Ha ha! I get laughed at when I’m eating bulgogi, because I like to wrap up a bit of everything in my leaf – by the time I’ve done that, it’s a bit big to eat in one go. I always attempt it even though it’s messy, but then I’ve never taken it quite this far! Must get salad cabbage and try it Marty style…

  2. karen Says:

    He had such fun eating that. The cabbage leaves, which I normally see shredded, are huge. It’s one of his favourite foods and he also loves to wrap up a bit of everything and try to fit it in his mouth.

    Mind you he usually makes less mess than me. He claims I haven’t learnt to eat properly!

Lost in Translation

I try to read some Japanese everyday.  Today I was reading Daisuke’s post about his todo list for the Japan Perl Association.  While reading about volunteers and administration I came across a word that I couldn’t understand. It was in katakana so I could sound out the word – buresuto  (ブレスト).  And since it was in katakana it’s probably a word borrowed from a language like English.  The only word I could come up with was “breast” and why on earth would he be talking about that?  So, I asked my friend, what is ブレスト?  And she said, “oh that would be breast”.

I told her that really it couldn’t be because it made no sense.  She came and read the whole sentence and still looked completely confused.  She asked me if it could be a technical term related to Perl, but nothing that sounds like that came to mind.  I looked it up in my dictionary and it told me that the word was “breast”.

I went and got a better dictionary.  The word means “brain storming”.  There are times when the Japanese create words from English words by taking the start of each word and joining them together.  So, for example, “pasucon” is a shortened form of “personal computer”.   And it seems that “buresuto” joins the start of brain and storm.

6 Responses to “Lost in Translation”

  1. Tatsuhiko Miyagawa Says:

    I think a paper dictionary doesn’t work for these types of newly created words — Web resources such as wikipedia works best 🙂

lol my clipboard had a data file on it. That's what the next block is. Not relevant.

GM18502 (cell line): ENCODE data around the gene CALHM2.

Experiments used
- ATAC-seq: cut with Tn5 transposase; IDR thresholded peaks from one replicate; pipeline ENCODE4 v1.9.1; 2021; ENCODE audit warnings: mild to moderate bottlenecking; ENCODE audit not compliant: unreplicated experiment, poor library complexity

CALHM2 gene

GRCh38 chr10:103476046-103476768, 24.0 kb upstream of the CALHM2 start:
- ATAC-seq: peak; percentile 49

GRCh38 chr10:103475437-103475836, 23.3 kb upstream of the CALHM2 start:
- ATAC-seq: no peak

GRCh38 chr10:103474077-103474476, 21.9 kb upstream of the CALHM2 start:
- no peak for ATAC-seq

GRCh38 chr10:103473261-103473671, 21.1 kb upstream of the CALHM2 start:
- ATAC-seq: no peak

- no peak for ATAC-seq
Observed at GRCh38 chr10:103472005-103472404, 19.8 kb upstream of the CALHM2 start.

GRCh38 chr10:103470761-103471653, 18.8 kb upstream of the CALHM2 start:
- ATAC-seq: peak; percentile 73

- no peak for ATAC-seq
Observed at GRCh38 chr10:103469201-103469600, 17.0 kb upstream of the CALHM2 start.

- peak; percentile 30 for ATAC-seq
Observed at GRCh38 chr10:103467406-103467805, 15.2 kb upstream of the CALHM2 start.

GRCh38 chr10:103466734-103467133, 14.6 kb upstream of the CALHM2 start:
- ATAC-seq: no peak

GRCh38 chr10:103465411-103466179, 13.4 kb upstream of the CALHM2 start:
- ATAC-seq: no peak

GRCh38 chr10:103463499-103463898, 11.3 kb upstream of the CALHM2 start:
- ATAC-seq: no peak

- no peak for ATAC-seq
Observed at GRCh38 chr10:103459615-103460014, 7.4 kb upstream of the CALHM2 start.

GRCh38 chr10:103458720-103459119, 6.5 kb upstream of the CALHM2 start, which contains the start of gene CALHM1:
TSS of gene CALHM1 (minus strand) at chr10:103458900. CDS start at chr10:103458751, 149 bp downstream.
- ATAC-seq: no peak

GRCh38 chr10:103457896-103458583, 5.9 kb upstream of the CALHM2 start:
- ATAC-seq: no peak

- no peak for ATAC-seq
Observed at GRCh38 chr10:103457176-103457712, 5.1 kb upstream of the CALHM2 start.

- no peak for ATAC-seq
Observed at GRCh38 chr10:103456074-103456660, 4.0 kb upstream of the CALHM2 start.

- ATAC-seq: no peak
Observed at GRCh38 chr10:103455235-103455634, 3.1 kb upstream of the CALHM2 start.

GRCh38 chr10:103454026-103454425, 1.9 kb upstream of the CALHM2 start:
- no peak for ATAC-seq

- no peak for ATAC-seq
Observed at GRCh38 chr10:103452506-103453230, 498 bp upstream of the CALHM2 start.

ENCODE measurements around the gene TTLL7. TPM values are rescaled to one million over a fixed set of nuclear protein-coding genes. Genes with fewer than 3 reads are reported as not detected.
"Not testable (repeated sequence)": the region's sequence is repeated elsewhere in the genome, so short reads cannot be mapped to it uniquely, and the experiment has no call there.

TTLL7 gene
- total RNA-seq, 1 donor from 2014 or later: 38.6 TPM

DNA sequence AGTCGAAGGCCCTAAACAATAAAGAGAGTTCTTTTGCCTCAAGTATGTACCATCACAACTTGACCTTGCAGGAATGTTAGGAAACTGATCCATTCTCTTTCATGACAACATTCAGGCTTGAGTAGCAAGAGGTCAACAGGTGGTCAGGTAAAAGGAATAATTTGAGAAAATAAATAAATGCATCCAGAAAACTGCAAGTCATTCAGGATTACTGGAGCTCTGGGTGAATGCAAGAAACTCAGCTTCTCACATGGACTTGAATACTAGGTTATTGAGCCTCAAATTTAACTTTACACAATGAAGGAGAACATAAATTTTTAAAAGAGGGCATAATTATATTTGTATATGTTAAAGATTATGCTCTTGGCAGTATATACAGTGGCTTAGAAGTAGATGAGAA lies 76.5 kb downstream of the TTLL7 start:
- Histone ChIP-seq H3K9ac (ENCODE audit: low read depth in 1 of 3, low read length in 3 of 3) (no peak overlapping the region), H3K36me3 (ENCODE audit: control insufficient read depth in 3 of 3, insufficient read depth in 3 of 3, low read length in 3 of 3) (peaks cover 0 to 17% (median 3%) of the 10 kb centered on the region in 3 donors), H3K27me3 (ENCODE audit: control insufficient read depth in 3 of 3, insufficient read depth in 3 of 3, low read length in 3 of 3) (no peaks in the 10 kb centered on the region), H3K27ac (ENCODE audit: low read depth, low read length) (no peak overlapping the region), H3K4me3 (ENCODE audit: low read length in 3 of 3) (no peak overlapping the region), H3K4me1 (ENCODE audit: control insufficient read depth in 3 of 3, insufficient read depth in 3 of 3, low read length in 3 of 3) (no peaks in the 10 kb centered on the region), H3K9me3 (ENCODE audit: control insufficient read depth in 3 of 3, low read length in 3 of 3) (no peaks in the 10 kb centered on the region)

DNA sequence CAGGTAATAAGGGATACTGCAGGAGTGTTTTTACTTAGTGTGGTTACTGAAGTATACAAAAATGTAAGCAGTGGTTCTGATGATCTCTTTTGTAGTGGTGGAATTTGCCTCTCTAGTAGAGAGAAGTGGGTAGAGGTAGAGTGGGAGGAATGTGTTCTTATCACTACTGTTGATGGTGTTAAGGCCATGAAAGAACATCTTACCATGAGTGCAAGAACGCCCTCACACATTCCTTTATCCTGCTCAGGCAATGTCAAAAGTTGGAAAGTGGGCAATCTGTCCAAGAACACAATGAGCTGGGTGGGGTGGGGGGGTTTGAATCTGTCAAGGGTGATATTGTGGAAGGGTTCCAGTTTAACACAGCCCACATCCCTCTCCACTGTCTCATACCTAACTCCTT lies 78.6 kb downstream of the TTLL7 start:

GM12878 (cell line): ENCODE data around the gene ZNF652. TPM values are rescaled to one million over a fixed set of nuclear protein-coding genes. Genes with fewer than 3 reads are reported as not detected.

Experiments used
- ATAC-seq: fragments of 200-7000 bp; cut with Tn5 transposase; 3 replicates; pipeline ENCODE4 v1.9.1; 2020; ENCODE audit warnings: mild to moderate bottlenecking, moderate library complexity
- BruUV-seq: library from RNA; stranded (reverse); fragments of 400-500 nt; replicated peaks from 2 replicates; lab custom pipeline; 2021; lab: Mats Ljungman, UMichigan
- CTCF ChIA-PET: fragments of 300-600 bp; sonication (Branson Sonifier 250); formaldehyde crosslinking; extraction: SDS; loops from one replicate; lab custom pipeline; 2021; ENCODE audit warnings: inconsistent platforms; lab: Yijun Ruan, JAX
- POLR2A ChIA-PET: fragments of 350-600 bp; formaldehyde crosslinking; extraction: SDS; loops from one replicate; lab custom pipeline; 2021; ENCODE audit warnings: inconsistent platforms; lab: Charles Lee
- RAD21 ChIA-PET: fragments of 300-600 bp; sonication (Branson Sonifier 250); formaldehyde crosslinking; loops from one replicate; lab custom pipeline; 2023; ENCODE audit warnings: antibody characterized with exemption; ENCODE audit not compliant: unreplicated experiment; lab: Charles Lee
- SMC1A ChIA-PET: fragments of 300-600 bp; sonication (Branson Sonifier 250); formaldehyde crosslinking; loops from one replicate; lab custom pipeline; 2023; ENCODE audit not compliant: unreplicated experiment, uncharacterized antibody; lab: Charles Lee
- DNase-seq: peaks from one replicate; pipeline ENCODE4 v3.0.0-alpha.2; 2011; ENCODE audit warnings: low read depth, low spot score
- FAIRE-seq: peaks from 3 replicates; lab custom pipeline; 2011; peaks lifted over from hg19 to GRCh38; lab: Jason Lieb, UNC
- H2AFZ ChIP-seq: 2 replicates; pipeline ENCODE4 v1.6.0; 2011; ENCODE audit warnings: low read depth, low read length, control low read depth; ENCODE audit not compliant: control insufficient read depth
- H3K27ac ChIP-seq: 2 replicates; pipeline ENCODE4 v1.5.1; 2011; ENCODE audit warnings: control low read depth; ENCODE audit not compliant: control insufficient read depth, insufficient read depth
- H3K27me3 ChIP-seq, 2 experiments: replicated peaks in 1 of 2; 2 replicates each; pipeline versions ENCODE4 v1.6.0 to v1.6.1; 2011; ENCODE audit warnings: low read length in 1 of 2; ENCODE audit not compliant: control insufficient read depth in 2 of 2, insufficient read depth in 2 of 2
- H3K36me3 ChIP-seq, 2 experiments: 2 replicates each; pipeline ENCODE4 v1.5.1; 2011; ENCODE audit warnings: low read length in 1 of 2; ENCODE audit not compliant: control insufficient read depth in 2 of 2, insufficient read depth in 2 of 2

2. karen Says:

    I have never thought to use wikipedia to find this sort of Japanese word. The only time I have used it is to find words for cooking ingredients. For these I knew the English word, found them in Wikipedia and clicked onto the Japanese page. I’ll have to make more use of it.

  3. Norwin Says:

    I will have to suggest this the next time someone points out that brainstorming is not politically correct, and should not be used. Though a “breast conversation” may not be politically correct either.

  4. karen Says:

    It would certainly raise a few eyebrows 🙂

  5. Norwin Says:

    So, I’ve been accidentally thinking about this a bit further. From your logic above, the Japanese word for breast was borrowed from English. So does that mean that the Japanese had no word for a breast until they met the English?
    That does seem odd…

  6. karen Says:

    That would be odd indeed. The loan word probably came in from the term “breast stroke”. There are many sporting terms in the Japanese language that have been borrowed from English. I still get amused during the F1 to hear about cars driving “sido by sido”.

White Day

Today is White Day, the day when men in Japan buy gifts for women. This is to balance out Valentine’s Day, when women buy gifts for men.  Although Marty doesn’t like these commercial holidays he still bought me some beautiful white roses.

White Roses

White Roses

Creative Frenzy

I got email this morning reminding me that Script Frenzy starts in April.  The challenge is to write a 100 page script in a month.  This doesn’t interest me as much as the novel writing challenge NaNoWriMo did.  I’ve no idea what I would do with a script if I wrote one.  Mind you that’s not a particularly good reason not to try; after all it’s not like I let anyone read the novel I wrote in November.  I then thought that it might not interest me because I’ve never written a script before.  But the more I thought about it the more scripts I remembered writing.

I wrote my first script for a play when I was 10 years old.  I have no idea what it was about but I can remember the rehearsals with the members of my primary school class.  After that I wrote sketches for the drama team I was part of, and I can remember quite a few of those.  I continued to do this until around my third year as an undergraduate.   I realise now that I stopped doing quite a few creative things at that point.  I stopped sewing clothes, knitting, playing the clarinet, and writing.  I suppose I had to focus on my science degree and getting qualifications so that I could find a job.  Or maybe I just changed the focus of my creative energy, as it was at that time I started to learn to program.  I did continue to compose music until my mid-twenties but at some point I stopped doing that as well.